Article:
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Everything posted by preeta

  1. thank my lucky stars - i think i found the technique. and i think part of that IS about the clay body. i can't imagine treating any of my clay with that vigor. its at 6:40 that he shows the technique. but its a nice video to watch. and its all handbuilt so i would guess clay body is pretty 'tough' and thick.
  2. i have been trying to figure out how to achieve a 'distress' surface technique in clay on thrown pieces. i have trying to figure out how to get something of this look - the rough surface look too and haven't figured it out. does this involve multiple firings? I've tried dark clay body and brushed, sponged slip on and then tried to take off, wash under tap but haven't got quite that kind of effect. i want to do this with slip. the book where i saw robin welch's pots said those particular ones were slip and oxidation. https://s-media-cache-ak0.pinimg.com/736x/0d/c6/86/0dc686caec0f09c1f
  3. those who use great white at our community college end up changing clays because great white has a tendency to crack very easily. those who throw thin dont enjoy throwing with great white. no one has ever had any problems with vitrification.
  4. neil how many sinks do you have to make to get one successful sink? from throwing to firing?
  5. thanks for your advice nerd. i took your advice and ran right into it gleefully. and really 'enjoyed' your reply. makes sense. i understood it. thanks to prof. z. i just need to think in terms of chemistry. it wasnt boring at all. quite the opposite. i tried talking about this with my proff today and he called me a nerd. will read up on grolleg - i vaguely remember that as an english kaolin.
  6. i just read about molochite on digital fire. is molochite another word for grog? that's what the description sounds like. is that what's used in sculpture clay which makes walls hold up better but not good for throwing? is that what i feel when i touch the clay.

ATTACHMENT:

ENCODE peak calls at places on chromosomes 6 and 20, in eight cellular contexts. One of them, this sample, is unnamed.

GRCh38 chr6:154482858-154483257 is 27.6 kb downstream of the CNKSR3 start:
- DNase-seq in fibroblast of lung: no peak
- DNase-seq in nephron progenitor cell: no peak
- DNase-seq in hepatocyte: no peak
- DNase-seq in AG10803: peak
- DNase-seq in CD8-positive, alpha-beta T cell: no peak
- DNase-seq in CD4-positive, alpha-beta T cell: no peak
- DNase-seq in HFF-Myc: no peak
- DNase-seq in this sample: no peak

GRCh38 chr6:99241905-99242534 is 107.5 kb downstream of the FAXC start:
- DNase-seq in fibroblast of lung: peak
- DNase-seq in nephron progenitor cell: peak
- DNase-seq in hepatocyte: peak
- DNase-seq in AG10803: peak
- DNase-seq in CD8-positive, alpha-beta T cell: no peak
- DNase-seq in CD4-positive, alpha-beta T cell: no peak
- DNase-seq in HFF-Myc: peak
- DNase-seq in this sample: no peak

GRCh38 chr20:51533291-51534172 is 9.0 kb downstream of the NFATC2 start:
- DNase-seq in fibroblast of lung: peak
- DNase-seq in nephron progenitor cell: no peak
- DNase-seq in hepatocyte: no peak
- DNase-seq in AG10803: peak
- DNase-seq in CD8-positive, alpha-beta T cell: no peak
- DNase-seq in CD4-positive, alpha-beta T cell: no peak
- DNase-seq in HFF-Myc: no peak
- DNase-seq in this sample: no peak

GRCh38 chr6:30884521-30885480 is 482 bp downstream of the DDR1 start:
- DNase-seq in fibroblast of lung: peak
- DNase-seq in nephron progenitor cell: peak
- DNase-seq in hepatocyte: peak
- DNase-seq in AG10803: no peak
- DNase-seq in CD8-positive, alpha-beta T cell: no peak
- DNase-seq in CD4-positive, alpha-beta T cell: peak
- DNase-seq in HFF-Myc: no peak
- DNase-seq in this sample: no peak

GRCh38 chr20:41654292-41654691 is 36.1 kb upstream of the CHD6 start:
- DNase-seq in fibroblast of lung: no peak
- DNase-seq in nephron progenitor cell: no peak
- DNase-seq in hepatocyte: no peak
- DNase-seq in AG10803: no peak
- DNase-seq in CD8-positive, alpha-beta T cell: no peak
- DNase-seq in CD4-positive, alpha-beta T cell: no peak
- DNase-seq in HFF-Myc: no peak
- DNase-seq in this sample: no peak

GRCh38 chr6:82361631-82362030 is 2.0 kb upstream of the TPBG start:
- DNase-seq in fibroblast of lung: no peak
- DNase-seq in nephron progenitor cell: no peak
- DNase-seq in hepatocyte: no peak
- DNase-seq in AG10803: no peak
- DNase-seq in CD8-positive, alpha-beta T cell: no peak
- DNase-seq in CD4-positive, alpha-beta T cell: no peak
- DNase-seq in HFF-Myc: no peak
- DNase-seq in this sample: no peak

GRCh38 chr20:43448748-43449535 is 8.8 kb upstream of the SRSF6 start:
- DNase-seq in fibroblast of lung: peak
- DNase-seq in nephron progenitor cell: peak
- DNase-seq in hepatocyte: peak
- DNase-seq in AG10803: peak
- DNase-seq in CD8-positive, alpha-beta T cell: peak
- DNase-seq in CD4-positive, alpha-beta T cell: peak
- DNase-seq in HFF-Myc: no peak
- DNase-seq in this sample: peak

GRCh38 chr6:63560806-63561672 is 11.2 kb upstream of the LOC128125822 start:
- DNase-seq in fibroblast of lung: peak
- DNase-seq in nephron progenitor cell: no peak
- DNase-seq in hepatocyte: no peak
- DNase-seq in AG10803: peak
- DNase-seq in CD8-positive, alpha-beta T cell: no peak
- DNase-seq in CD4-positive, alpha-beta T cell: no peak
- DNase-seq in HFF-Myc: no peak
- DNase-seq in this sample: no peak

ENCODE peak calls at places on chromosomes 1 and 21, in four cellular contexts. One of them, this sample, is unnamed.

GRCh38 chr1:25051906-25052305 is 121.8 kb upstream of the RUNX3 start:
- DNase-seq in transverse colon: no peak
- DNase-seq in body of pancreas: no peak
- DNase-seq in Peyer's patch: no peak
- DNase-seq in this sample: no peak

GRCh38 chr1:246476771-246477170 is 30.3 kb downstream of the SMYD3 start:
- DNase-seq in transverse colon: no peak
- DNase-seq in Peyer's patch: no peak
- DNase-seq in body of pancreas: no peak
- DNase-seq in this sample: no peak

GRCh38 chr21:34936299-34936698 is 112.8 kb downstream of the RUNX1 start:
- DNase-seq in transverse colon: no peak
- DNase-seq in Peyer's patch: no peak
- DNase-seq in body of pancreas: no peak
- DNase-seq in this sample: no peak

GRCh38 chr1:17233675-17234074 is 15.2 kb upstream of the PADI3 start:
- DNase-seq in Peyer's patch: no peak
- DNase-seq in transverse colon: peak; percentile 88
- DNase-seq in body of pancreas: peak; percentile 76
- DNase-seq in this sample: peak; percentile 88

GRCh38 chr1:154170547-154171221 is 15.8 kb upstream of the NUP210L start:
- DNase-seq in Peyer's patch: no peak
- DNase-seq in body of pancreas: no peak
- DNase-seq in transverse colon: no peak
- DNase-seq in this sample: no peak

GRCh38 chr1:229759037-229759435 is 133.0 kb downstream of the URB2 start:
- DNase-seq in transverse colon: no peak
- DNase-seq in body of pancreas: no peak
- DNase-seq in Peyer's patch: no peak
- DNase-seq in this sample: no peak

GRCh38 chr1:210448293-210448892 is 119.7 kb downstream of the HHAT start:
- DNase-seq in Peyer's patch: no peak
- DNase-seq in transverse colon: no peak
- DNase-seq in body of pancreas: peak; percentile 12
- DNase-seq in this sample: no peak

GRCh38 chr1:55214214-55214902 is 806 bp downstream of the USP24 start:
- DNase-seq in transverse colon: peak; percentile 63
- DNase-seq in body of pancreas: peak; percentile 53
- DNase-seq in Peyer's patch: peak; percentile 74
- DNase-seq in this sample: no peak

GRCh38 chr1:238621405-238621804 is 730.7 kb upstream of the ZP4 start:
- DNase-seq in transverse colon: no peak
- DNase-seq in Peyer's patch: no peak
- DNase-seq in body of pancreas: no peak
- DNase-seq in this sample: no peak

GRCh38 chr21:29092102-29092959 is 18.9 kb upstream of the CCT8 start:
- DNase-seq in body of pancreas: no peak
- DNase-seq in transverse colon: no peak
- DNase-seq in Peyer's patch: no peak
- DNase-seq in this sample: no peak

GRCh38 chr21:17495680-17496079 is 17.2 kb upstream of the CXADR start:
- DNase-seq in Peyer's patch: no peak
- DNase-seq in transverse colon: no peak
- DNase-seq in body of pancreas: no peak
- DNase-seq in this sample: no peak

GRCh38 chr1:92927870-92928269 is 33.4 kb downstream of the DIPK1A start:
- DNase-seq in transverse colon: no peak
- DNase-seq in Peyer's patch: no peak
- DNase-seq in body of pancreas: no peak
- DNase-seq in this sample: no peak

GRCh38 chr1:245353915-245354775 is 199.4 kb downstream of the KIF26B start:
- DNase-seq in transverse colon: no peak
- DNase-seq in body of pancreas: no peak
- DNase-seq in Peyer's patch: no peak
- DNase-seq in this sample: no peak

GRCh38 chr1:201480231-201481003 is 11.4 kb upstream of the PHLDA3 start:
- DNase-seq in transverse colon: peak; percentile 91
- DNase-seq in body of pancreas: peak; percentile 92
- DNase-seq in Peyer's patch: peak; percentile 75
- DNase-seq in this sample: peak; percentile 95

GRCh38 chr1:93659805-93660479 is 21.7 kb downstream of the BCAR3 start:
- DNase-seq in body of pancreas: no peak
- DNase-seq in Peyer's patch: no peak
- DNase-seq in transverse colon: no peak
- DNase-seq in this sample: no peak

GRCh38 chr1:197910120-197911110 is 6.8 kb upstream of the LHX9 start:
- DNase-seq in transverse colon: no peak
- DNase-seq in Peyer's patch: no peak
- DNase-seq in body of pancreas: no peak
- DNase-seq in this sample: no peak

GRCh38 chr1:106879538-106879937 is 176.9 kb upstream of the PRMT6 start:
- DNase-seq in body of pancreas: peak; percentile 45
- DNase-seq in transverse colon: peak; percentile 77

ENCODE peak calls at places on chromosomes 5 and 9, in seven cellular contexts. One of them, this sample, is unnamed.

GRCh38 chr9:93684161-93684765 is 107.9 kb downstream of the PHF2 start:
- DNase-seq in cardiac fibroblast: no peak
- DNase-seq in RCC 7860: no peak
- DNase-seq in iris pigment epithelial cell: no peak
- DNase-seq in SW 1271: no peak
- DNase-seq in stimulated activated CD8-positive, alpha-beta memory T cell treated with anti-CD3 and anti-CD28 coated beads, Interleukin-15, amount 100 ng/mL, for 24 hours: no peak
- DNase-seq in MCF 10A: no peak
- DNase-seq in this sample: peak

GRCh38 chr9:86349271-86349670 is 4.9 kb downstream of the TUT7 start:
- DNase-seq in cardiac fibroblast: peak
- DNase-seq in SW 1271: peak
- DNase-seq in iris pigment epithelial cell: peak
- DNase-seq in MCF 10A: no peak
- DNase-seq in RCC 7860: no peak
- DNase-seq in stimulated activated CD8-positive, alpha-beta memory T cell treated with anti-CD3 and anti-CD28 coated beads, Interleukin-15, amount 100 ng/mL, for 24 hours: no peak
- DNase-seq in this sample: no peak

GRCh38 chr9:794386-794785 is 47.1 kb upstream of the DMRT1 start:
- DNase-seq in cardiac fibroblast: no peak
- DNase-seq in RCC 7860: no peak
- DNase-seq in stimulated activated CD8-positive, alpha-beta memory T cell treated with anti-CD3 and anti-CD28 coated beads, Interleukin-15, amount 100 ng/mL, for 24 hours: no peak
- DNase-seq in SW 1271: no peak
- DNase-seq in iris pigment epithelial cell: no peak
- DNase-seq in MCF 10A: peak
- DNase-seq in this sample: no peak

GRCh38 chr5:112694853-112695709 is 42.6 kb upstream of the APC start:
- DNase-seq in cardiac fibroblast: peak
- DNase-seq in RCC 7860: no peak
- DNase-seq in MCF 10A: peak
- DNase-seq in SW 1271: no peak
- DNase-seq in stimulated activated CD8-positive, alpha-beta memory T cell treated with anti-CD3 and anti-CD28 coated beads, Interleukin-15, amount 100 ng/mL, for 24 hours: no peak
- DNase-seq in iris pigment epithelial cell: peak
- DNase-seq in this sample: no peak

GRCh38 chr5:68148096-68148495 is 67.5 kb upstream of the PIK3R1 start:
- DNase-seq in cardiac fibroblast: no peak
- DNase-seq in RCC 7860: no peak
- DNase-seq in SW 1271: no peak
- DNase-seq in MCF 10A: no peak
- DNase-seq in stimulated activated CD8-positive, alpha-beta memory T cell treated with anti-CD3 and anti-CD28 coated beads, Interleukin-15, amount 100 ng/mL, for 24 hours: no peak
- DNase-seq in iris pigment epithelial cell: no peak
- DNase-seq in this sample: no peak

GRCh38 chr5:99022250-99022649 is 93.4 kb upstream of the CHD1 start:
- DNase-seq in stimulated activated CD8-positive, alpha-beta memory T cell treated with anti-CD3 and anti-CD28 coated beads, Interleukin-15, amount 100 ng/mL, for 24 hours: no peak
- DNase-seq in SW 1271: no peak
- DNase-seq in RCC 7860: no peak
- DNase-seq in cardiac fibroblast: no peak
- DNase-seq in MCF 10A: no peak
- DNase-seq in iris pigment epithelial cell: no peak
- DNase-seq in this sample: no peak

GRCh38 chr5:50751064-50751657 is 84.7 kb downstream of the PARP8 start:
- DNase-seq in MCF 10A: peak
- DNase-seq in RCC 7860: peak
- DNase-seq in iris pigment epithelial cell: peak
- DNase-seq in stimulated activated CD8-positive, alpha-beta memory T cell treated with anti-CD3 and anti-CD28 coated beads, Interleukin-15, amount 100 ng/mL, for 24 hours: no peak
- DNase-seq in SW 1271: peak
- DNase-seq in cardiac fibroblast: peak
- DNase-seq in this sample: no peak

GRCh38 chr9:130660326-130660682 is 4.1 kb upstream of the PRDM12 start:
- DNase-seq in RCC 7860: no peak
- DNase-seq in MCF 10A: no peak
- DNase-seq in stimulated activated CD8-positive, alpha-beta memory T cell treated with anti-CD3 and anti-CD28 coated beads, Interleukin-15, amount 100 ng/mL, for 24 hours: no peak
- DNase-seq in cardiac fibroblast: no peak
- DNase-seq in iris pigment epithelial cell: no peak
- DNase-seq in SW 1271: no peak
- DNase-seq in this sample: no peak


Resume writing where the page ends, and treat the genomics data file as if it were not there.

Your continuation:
7. Why? is it because of the chemical composition. so clay is different from dirt because of its plasticity. meaning is plasticity the main difference? what exactly gives the clay its plasticity? is plasticity a chemical composition or just finer material. does dirt have platelets too? dirt platelet? or is dirt on its way to become clay once it has been ground fine enough which might or might not happen. all kinds of rocks yield clay right? that's what gives it its colour. iceland has black clay - so that's metamorphic? and the colour is really about iron content. sorry just thinking alo
  8. i think i have a basic understanding of what clay has memory means. i definitely have a better understanding of it with hand building (if you only roll the clay slab in one direction and try to form something in another direction there is a possibility that it might warp). when does it develop its memory? when you stop playing with it and leave it alone? how does it apply to wheel throwing? i understand the statement but dont know how to apply it in wheel throwing (in my world that means i dont really get it). i would like to use the principle to my advantage. in my voracious read
  9. so this semester i am focused on throwing tall and shaping - mostly vase forms. so i am discovering i have to think about the claybody. i consider myself still very much a beginner who is definitely improving. 1. is it better to throw with firmer clay as opposed to softer clay? i have discovered i cant use as soft a clay as i did for cups and bowls (even 5lb bowls). now i throw very dry (with slip), but it takes me a few pulls to get the form perfect (essentially using more slip) and i always try to not use any more slip than i have to. its not so much my outside hand that need
  10. when we have specific clay shows here, many proudly announce paper clay because of the type of installation here. some of them truly use the lightness of paper clay in full form - especially when they use the air dry form.
  11. oh no. that's not good. the organizers need to figure out a better format or better challenges. i can see it fitting a tv format. not real time. i can see setting a throwing time and a trimming time and figuring out a reasonable drying time. i wonder if the deciding people included potters. i am still glad it exists. i hope by the next show they can iron out all the hiccups.
  12. Exactly!!! why else would you want to do anything else.
  13. Ann are the challenges still the same? or have they changed that? lucky you!!!
  14. Callie do you know what she meant by survives? the waxy looking surface results survives? the colour survives?